Knowing what input type you’ve received is hugely important in JavaScript, which is a big reason for Flow and TypeScript’s rise. One such case where it’s useful to know what an object represents is if the input is a string or a React element.

To detect if an object is a React element, you can use React.isValidElement(obj):

// Add a wrapping DIV if the content isn't a React element// PropTypes.oneOfType([PropTypes.string, PropTypes.element])
render() {
const { content } = this.props
React.isValidElement(content)) ?
content :
<div class="text-message">{content}</div>
}

I really like that React.isValidElement allows us to create flexible elements that accept React elements or strings; hugely useful in generic components like modals, alerts, and everywhere else!

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The UUID identifier has been used in programming since the days a baby-faced David Walsh became a professional software engineer. My first exposure to UUIDs was via a ColdFusion app I inherited and … the less we say about that the better. In any event, I was recently surprised to see that JavaScript has the ability to create UUIDs.

Developers can use the native JavaScript crypto library to generate a UUID:

crypto.randomUUID() // '5872aded-d613-410e-841f-a681a6aa8d8b'
crypto.randomUUID() // 'fe6c7438-a833-4c7c-9ea3-cdc84ef41dfc'
crypto.randomUUID() // 'e47a03d4-5da3-4451-a2c1-265de99cc2c1'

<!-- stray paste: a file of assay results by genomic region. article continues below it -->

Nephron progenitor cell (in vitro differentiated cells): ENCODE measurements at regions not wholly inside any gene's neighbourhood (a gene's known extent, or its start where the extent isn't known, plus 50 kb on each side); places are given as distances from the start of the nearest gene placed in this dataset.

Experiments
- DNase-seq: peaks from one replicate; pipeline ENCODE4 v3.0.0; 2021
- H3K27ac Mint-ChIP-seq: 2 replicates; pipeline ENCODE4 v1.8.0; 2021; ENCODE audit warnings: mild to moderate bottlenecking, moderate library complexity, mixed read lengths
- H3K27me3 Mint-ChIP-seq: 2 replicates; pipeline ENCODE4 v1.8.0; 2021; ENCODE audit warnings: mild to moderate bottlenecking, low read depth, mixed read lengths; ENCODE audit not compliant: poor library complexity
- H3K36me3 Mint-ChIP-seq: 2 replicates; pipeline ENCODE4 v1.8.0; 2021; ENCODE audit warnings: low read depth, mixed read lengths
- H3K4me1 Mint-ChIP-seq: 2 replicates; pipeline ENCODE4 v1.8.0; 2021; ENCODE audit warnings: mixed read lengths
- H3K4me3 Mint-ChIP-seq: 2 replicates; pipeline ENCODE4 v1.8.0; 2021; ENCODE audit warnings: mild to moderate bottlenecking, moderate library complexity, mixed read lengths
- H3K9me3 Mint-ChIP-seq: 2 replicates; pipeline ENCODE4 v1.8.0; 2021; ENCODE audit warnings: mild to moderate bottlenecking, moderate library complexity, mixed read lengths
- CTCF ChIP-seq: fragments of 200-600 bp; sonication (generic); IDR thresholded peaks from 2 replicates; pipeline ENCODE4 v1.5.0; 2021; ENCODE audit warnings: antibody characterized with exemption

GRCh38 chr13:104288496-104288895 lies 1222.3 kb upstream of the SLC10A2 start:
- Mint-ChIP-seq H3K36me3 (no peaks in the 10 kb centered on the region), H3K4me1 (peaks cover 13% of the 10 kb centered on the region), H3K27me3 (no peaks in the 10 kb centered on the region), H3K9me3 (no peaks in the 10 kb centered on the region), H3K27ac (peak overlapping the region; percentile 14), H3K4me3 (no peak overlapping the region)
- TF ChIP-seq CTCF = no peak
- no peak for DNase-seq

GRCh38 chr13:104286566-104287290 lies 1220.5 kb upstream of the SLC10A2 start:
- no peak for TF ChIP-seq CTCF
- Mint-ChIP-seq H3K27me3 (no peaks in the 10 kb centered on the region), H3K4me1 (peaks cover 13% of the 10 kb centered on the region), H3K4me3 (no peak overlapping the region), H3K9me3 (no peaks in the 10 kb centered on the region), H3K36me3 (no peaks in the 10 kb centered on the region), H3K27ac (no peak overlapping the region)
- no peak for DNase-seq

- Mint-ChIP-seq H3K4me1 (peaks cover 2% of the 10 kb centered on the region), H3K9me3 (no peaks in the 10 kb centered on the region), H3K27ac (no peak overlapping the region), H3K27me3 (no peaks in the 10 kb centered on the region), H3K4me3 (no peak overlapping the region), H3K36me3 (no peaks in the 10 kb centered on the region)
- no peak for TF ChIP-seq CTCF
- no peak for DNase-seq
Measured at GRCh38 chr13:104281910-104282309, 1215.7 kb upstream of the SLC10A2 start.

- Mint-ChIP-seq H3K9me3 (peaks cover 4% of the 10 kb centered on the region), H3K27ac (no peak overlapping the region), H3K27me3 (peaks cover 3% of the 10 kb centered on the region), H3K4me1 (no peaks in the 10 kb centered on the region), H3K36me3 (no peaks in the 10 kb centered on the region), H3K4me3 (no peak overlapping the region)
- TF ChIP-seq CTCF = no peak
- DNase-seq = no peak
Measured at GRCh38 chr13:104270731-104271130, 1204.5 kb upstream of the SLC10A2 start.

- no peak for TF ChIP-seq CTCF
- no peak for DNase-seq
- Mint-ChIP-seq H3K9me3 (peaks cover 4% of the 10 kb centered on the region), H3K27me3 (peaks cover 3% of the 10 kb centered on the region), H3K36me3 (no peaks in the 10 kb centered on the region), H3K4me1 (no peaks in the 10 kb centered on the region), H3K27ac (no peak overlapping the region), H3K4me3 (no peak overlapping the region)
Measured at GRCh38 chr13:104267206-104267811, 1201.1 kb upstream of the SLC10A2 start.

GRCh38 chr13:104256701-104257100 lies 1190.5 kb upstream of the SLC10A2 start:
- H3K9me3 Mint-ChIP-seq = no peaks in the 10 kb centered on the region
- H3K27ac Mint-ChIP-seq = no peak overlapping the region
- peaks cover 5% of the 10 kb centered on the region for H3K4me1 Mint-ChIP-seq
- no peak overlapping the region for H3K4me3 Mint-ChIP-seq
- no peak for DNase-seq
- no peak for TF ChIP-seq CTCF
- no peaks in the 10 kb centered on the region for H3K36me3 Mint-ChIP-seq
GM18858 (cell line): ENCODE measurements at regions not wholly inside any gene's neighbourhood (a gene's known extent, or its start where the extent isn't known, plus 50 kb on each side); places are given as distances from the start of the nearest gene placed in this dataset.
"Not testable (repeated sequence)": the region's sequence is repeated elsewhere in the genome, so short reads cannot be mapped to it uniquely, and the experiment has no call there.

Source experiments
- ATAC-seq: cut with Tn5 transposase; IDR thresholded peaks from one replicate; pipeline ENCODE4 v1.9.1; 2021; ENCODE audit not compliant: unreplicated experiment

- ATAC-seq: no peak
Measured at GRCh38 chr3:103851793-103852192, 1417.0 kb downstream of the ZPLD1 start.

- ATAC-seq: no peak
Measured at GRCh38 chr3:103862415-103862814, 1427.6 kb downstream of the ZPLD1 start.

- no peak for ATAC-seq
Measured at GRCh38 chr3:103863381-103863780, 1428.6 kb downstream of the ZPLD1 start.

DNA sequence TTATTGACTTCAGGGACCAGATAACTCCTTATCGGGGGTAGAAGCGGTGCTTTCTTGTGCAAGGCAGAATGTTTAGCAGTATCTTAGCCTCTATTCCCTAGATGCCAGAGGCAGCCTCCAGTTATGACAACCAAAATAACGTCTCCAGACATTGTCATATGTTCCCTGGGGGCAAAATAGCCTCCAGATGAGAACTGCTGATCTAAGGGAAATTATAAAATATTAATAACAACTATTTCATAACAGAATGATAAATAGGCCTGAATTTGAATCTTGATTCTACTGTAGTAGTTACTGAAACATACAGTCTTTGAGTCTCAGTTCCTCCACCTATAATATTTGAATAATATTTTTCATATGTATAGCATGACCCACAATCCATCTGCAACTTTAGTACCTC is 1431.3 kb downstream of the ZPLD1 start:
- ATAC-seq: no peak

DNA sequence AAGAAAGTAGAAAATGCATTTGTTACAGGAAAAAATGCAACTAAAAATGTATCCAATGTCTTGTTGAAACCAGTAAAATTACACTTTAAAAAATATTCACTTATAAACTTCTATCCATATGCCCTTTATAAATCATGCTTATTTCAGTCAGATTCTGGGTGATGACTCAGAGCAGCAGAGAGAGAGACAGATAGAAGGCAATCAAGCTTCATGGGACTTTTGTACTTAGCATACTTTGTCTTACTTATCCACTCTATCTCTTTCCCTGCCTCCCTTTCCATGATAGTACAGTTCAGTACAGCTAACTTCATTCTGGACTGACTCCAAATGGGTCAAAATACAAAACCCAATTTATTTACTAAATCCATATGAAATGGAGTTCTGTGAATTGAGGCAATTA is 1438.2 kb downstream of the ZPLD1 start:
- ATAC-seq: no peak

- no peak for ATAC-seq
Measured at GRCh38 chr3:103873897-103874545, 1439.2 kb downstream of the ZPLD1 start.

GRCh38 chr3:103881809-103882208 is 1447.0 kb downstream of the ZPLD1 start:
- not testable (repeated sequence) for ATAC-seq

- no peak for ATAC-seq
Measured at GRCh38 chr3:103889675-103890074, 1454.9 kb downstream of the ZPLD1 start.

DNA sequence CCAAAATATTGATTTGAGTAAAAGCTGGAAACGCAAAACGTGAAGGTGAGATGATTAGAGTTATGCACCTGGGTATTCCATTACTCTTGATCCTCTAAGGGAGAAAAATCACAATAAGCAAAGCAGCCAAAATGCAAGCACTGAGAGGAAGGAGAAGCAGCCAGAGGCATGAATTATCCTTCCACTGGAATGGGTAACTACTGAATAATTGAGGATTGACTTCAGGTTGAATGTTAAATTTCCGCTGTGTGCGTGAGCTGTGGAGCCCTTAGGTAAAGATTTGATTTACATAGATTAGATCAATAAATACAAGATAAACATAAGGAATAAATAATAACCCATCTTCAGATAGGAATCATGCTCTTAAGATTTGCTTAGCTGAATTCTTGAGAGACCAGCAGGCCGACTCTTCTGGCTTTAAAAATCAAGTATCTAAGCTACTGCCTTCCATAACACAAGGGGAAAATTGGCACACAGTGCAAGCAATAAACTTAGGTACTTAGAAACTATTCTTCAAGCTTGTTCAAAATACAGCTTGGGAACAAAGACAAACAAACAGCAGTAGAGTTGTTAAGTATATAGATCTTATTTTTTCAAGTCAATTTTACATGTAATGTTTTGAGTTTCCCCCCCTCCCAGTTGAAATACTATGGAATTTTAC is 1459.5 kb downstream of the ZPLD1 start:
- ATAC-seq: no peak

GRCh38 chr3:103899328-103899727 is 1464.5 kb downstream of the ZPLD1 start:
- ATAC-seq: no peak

crypto.randomUUID() // '04cdadeb-0228-43db-85dc-ce7e960a6cde'

It’s important to remember that the UUID is not guaranteed to be unique, though the probability of repetition is incredibly low. I look forward to exploring the window.crypto API further to see what other cool things we can do!

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Dark mode has seemingly become the desired visual mode for websites and mobile apps alike. Dark mode is easier on the eyes, especially for those like me who like to burn the midnight oil by coding and reading tutorials. Unfortunately not all websites offer dark mode, so it’s up to me to remedy the situation.

Though it’s not a true “dark mode”, you can use CSS’ filter to create dark mode of your own:

html {
filter: invert(1);
}

Inverting colors completely via 1 will make that light-themed website much more comfortable on your eyes. It's important to realize that developers shouldn't consider this a long-term solution, as it's a quite lazy remedy and doesn't lend well to branding.

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